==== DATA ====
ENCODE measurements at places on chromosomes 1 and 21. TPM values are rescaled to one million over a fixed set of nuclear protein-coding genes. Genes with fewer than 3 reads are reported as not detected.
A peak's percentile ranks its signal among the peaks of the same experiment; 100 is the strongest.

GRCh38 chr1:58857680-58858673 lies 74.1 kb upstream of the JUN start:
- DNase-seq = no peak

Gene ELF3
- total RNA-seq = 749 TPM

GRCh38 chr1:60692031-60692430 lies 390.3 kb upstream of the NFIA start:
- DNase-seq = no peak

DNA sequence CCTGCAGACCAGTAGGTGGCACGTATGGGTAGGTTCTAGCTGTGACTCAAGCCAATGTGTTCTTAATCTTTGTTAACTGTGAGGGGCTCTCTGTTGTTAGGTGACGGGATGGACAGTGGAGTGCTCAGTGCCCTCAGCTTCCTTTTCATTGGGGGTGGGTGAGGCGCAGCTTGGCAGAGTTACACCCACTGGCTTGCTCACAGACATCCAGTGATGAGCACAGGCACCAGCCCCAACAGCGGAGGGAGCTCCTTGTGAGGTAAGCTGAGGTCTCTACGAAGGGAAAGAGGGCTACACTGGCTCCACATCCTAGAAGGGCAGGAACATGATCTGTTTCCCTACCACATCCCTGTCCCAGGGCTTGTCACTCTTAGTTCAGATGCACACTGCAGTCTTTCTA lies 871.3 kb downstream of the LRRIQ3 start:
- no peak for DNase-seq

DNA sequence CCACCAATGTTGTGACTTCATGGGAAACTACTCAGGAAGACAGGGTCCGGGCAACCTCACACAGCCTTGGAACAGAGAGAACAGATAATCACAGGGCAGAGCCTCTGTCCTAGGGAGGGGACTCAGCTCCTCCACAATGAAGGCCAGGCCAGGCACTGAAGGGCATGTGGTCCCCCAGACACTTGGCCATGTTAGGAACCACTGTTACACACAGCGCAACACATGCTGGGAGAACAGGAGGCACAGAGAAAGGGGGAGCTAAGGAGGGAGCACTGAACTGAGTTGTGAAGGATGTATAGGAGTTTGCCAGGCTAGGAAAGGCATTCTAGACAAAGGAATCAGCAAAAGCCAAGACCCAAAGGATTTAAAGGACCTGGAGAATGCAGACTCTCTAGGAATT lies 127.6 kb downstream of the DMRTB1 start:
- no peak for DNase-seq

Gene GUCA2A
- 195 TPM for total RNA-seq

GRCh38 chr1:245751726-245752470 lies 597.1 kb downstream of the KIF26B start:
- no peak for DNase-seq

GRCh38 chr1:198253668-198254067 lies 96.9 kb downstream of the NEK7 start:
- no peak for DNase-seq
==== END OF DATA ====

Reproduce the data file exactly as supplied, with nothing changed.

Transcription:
ENCODE measurements at places on chromosomes 1 and 21. TPM values are rescaled to one million over a fixed set of nuclear protein-coding genes. Genes with fewer than 3 reads are reported as not detected.
A peak's percentile ranks its signal among the peaks of the same experiment; 100 is the strongest.

GRCh38 chr1:58857680-58858673 lies 74.1 kb upstream of the JUN start:
- DNase-seq = no peak

Gene ELF3
- total RNA-seq = 749 TPM

GRCh38 chr1:60692031-60692430 lies 390.3 kb upstream of the NFIA start:
- DNase-seq = no peak

DNA sequence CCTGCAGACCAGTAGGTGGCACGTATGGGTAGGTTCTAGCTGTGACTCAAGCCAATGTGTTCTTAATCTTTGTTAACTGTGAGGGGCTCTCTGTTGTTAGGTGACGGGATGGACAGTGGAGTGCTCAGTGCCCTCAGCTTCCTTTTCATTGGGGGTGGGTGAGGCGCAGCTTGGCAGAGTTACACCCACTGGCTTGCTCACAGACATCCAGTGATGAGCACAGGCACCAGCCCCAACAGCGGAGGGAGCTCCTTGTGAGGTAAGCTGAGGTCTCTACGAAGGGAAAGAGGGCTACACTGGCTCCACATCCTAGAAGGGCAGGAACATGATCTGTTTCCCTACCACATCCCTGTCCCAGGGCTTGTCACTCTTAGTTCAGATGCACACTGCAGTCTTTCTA lies 871.3 kb downstream of the LRRIQ3 start:
- no peak for DNase-seq

DNA sequence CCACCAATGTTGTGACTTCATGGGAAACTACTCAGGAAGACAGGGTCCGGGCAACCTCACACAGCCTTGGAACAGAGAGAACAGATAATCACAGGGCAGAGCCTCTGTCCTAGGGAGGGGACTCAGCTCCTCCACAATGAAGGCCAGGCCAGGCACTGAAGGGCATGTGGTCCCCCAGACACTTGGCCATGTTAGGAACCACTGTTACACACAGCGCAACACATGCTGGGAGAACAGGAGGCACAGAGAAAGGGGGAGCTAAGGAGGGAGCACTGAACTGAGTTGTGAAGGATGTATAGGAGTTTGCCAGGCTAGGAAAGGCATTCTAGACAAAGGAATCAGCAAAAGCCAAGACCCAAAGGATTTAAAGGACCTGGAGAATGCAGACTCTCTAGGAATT lies 127.6 kb downstream of the DMRTB1 start:
- no peak for DNase-seq

Gene GUCA2A
- 195 TPM for total RNA-seq

GRCh38 chr1:245751726-245752470 lies 597.1 kb downstream of the KIF26B start:
- no peak for DNase-seq

GRCh38 chr1:198253668-198254067 lies 96.9 kb downstream of the NEK7 start:
- no peak for DNase-seq